Therefore you need to use a “Search and Replace” filter:
You can set up a few “Search and Replace” filters in advance. So that any future mistakes are corrected automatically. The difficulty is that you need to predict the kind of mistakes that you or your colleagues are going to make!
Without doubt “campaign tracking” is one of the most (maybe the most!) important features in Google Analytics to get right.
You want to analyze and optimize your campaigns in the best possible way and this is impossible if you make a mess of your campaign tracking structure!
There is one more feature I want to shortly discuss: event tracking.
You can directly implement events hardcoded on your website, but in most cases I recommend to implement events via Google Tag Manager.
Events can be used for literally anything that describes an interaction or a simple event happening on your website (other than a default pageview).
The three common labels are:
It’s completely up to you how you want to pass this information into Google Analytics. But, here is how I usually go about it:
Event Category – the name of the group of similar events you want to track. For example: Downloads, Outbound Links or YouTube Videos. Make sure to always use the “plural” form to keep your naming consistent.
Event Action – the name of the type of event you want to track for a particular element on your website. For an embedded YouTube Video this could be: play, pause, 0%, 25%, 50%, 75% or 100%.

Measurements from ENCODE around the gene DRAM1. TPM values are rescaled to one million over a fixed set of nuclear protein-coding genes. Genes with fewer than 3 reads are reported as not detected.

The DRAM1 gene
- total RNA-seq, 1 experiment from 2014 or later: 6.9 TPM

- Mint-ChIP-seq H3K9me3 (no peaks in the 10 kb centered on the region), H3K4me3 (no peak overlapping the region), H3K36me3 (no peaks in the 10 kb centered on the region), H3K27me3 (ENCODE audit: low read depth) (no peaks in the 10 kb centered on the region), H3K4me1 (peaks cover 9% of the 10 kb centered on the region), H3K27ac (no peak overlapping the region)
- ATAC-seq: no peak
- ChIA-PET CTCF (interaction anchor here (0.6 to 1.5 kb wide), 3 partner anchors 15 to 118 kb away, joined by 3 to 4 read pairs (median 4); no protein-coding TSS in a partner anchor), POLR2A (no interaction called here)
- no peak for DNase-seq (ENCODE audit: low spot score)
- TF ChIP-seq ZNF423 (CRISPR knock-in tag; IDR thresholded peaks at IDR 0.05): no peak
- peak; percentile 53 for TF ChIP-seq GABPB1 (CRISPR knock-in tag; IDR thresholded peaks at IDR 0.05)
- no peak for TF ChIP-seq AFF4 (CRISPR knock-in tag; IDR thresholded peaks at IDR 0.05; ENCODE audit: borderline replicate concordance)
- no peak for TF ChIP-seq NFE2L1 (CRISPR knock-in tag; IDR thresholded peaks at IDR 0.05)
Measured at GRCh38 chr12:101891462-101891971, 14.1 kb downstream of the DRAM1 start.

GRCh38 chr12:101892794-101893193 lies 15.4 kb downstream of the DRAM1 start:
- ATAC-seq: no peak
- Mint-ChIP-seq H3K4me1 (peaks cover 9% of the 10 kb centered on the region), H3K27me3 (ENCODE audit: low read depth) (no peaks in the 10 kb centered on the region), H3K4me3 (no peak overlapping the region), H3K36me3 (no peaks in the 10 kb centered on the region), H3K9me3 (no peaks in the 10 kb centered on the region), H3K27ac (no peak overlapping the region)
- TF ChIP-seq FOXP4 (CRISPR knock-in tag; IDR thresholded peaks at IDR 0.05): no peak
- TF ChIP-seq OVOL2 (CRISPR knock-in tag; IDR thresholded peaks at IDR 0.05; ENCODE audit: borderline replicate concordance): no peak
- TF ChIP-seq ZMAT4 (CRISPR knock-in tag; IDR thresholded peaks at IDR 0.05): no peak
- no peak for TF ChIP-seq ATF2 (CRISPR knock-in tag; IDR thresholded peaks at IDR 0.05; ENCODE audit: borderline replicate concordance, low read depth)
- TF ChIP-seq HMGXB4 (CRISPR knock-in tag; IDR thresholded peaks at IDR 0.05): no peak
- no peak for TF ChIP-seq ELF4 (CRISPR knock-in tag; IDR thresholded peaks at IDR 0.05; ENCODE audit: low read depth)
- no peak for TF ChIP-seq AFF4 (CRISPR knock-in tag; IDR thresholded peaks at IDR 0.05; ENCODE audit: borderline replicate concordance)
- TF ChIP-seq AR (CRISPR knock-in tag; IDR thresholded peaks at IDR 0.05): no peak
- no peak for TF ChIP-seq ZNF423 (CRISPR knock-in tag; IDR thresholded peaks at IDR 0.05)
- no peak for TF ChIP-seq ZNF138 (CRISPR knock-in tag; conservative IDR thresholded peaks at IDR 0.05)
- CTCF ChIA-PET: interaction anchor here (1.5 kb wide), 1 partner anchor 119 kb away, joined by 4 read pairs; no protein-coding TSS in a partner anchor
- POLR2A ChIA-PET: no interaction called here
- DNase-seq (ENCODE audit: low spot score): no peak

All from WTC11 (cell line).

Event Label – the name of the web page element, whose users’ interaction you want to track. For an embedded YouTube Video this could be the title of the video.
Event Value – the numerical value assigned to the event you want to track (optional).
It depends on the involved website and exact informational needs, how I determine the final structure.
However, keep in mind that preferably you shouldn’t structure your event category groups in one account in a different way. Usually there are quite a few events implemented on a website. So people will get lost if you create a very unlogical structure.
Finally I like you to create a spreadsheet for your event tracking structure as well. Especially if you deal with a larger website, this makes it much more easy to keep track of what is being measured and where!
As you have seen, hierarchies and naming conventions are crucial in Google Analytics. They determine how effectively you can spend your time in Google Analytics.
Of course, it is very important to create a good structure for everything you do. But of equal importance is keeping track of what you do. Simple spreadsheets built and shared via Google Drive will do.
I hope you have picked up a few new methods to organize your Google Analytics account in a better way!
What are your thoughts? Do you already use naming conventions in Google Analytics and in what way? I am happy to hear your opinion!
About Paul Koks
Paul Koks is an Analytics Advocate at Online Metrics and a guest writer forSupermetrics. He is a contributor to industry leading blogs including Kissmetrics,SEMRush, Web Analytics World and Online Behavior and the author of Google Analytics Health Check. Paul helps companies to capture valuable insights from simple data. You can find him on Twitter or LinkedIn.